Protein Kinase G Iα Oxidation Paradoxically Underlies Blood Pressure Lowering by the Reductant Hydrogen Sulfide
Dysregulated blood pressure control leading to hypertension is prevalent and is a risk factor for several common diseases. Fully understanding blood pressure regulation offers the possibility of developing rationale therapies to alleviate hypertension and associated disease risks. Although hydrogen sulfide (H2S) is a well-established endogenous vasodilator, the molecular basis of its blood-pressure lowering action is incompletely understood. H2S-dependent vasodilation and blood pressure lowering in vivo was mediated by it catalyzing formation of an activating interprotein disulfide within protein kinase G (PKG) Iα. However, this oxidative activation of PKG Iα is counterintuitive because H2S is a thiol-reducing molecule that breaks disulfides, and so it is not generally anticipated to induce their formation. This apparent paradox was explained by H2S in the presence of molecular oxygen or hydrogen peroxide rapidly converting to polysulfides, which have oxidant properties that in turn activate PKG by inducing the disulfide. These observations are relevant in vivo because transgenic knockin mice in which the cysteine 42 redox sensor within PKG has been systemically replaced with a redox-dead serine residue are resistant to H2S-induced blood pressure lowering. Thus, a primary mechanism by which the reductant molecule H2S lowers blood pressure is mediated somewhat paradoxically by the oxidative activation of PKG.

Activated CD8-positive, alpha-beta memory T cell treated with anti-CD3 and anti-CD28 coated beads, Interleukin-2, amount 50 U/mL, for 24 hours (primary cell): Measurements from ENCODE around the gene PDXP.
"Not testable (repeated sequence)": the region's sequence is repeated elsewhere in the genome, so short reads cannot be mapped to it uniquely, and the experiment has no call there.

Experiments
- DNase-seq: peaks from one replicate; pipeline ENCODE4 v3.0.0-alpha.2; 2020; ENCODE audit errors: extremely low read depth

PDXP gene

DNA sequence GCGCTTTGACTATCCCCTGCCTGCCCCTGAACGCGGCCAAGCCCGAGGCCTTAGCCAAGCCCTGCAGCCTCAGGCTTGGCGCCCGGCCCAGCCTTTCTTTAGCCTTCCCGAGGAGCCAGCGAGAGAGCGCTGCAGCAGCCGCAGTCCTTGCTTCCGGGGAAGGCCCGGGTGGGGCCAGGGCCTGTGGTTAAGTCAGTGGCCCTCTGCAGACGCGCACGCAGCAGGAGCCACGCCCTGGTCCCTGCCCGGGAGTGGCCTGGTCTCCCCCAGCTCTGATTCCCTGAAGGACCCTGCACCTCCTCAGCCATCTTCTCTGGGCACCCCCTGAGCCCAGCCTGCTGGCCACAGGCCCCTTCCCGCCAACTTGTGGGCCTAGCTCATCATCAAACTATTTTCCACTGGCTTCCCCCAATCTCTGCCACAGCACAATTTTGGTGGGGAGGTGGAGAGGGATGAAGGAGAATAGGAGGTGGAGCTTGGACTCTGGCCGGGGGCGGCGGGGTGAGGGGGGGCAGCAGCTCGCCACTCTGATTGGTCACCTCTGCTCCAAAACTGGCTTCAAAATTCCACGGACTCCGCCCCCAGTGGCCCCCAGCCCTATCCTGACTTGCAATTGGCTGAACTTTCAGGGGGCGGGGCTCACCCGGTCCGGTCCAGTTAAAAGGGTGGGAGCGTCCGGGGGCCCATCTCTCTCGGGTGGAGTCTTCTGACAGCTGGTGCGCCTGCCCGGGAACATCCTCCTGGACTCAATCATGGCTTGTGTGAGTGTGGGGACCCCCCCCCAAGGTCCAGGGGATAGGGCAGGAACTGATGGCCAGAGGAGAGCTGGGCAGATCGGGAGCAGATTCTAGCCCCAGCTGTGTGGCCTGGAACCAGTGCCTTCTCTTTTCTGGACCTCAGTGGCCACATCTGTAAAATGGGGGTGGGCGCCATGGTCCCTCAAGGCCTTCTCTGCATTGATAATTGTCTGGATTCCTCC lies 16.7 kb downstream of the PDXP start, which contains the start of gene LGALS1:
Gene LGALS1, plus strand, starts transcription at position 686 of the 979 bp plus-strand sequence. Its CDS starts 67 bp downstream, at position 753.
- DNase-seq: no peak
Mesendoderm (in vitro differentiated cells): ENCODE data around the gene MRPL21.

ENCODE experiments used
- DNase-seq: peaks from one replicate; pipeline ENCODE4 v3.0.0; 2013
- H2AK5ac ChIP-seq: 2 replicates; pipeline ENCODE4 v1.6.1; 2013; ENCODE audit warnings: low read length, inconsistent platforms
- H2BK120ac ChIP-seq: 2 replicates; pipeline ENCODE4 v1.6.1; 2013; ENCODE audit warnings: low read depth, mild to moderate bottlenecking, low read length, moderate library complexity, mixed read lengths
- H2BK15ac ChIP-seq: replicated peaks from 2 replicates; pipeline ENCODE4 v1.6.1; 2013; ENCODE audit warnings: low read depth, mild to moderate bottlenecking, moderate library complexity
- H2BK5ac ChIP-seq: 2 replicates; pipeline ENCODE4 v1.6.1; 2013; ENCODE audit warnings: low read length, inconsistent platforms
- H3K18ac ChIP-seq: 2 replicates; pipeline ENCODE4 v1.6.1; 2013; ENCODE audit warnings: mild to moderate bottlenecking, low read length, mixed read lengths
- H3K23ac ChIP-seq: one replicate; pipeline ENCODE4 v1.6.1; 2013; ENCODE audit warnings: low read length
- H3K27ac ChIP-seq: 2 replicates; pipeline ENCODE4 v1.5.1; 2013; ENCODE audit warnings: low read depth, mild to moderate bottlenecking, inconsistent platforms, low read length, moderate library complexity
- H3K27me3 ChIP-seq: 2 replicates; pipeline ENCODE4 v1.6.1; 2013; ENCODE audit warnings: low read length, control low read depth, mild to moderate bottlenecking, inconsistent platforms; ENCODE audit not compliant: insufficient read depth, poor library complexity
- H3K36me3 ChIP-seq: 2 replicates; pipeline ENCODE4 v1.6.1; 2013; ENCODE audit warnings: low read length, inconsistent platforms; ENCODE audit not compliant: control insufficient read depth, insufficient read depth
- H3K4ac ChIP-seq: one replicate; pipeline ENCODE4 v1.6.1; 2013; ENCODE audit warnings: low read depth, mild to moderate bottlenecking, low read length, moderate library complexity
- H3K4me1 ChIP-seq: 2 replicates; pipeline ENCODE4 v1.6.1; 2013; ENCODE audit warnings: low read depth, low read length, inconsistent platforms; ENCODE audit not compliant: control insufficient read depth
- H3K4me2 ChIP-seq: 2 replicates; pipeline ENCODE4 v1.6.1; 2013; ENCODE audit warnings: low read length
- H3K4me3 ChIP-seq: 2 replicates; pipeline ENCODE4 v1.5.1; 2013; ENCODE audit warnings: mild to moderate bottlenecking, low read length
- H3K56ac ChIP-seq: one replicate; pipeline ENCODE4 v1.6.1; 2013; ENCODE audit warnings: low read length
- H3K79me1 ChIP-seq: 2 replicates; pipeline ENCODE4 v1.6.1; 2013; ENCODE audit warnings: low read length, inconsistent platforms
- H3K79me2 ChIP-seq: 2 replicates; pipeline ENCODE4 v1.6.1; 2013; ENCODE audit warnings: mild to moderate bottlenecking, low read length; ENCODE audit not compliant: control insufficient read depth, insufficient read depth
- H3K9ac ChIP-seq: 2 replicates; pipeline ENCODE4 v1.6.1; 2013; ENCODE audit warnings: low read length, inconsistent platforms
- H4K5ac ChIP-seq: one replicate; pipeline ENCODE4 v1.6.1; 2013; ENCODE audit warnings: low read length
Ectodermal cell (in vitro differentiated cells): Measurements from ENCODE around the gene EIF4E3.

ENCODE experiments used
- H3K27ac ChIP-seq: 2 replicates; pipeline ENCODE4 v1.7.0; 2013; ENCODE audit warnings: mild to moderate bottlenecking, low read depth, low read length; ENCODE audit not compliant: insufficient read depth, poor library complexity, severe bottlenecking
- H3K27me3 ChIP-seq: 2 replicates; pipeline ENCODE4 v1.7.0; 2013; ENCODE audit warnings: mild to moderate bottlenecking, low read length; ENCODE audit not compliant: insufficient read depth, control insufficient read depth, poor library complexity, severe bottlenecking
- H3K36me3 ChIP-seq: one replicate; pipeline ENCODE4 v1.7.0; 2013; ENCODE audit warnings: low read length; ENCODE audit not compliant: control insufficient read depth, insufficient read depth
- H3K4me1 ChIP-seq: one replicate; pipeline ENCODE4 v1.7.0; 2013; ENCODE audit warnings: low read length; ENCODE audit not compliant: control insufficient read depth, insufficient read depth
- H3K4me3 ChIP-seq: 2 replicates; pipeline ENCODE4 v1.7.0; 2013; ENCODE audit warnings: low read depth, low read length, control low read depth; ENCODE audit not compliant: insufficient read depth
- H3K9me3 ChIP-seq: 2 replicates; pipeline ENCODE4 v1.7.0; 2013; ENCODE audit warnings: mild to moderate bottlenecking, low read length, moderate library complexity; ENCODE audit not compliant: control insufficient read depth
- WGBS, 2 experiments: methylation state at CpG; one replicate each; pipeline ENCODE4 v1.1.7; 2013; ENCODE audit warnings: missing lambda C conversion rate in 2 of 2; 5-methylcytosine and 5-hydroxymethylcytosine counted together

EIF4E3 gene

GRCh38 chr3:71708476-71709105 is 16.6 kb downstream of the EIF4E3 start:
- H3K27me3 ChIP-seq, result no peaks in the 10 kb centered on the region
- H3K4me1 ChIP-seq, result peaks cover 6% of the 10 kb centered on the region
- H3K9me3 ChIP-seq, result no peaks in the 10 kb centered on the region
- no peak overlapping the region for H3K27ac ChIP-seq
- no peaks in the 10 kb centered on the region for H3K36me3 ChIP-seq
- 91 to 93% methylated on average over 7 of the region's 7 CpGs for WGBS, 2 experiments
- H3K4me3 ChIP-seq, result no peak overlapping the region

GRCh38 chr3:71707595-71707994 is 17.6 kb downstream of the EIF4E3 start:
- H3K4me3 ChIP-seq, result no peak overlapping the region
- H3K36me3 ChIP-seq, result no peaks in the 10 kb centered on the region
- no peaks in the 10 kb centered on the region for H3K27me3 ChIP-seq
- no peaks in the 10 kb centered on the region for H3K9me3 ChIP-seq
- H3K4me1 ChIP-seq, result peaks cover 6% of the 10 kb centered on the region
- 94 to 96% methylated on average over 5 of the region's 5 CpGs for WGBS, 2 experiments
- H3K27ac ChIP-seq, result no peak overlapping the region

- Received July 17, 2014.
- Revision received July 29, 2014.
- Accepted August 27, 2014.
- © 2014 American Heart Association, Inc.